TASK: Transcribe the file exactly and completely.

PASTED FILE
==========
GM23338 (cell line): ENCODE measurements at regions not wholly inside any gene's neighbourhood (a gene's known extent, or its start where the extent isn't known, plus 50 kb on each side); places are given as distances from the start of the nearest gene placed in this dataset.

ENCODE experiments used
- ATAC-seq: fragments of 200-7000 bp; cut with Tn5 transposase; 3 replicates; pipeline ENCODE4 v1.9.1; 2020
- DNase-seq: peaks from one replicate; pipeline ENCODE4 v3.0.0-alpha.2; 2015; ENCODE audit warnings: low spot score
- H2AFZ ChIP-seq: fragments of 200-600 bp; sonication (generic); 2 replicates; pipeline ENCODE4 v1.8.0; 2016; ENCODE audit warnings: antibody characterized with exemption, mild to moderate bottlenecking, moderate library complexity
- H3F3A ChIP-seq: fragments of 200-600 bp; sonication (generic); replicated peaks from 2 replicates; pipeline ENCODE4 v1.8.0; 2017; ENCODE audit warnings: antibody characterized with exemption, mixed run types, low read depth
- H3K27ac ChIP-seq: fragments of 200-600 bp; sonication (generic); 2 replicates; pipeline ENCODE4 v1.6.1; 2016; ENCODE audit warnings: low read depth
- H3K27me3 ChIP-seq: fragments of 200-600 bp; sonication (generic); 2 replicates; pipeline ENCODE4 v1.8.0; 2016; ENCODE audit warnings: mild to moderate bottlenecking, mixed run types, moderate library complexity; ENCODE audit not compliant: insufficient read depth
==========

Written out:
GM23338 (cell line): ENCODE measurements at regions not wholly inside any gene's neighbourhood (a gene's known extent, or its start where the extent isn't known, plus 50 kb on each side); places are given as distances from the start of the nearest gene placed in this dataset.

ENCODE experiments used
- ATAC-seq: fragments of 200-7000 bp; cut with Tn5 transposase; 3 replicates; pipeline ENCODE4 v1.9.1; 2020
- DNase-seq: peaks from one replicate; pipeline ENCODE4 v3.0.0-alpha.2; 2015; ENCODE audit warnings: low spot score
- H2AFZ ChIP-seq: fragments of 200-600 bp; sonication (generic); 2 replicates; pipeline ENCODE4 v1.8.0; 2016; ENCODE audit warnings: antibody characterized with exemption, mild to moderate bottlenecking, moderate library complexity
- H3F3A ChIP-seq: fragments of 200-600 bp; sonication (generic); replicated peaks from 2 replicates; pipeline ENCODE4 v1.8.0; 2017; ENCODE audit warnings: antibody characterized with exemption, mixed run types, low read depth
- H3K27ac ChIP-seq: fragments of 200-600 bp; sonication (generic); 2 replicates; pipeline ENCODE4 v1.6.1; 2016; ENCODE audit warnings: low read depth
- H3K27me3 ChIP-seq: fragments of 200-600 bp; sonication (generic); 2 replicates; pipeline ENCODE4 v1.8.0; 2016; ENCODE audit warnings: mild to moderate bottlenecking, mixed run types, moderate library complexity; ENCODE audit not compliant: insufficient read depth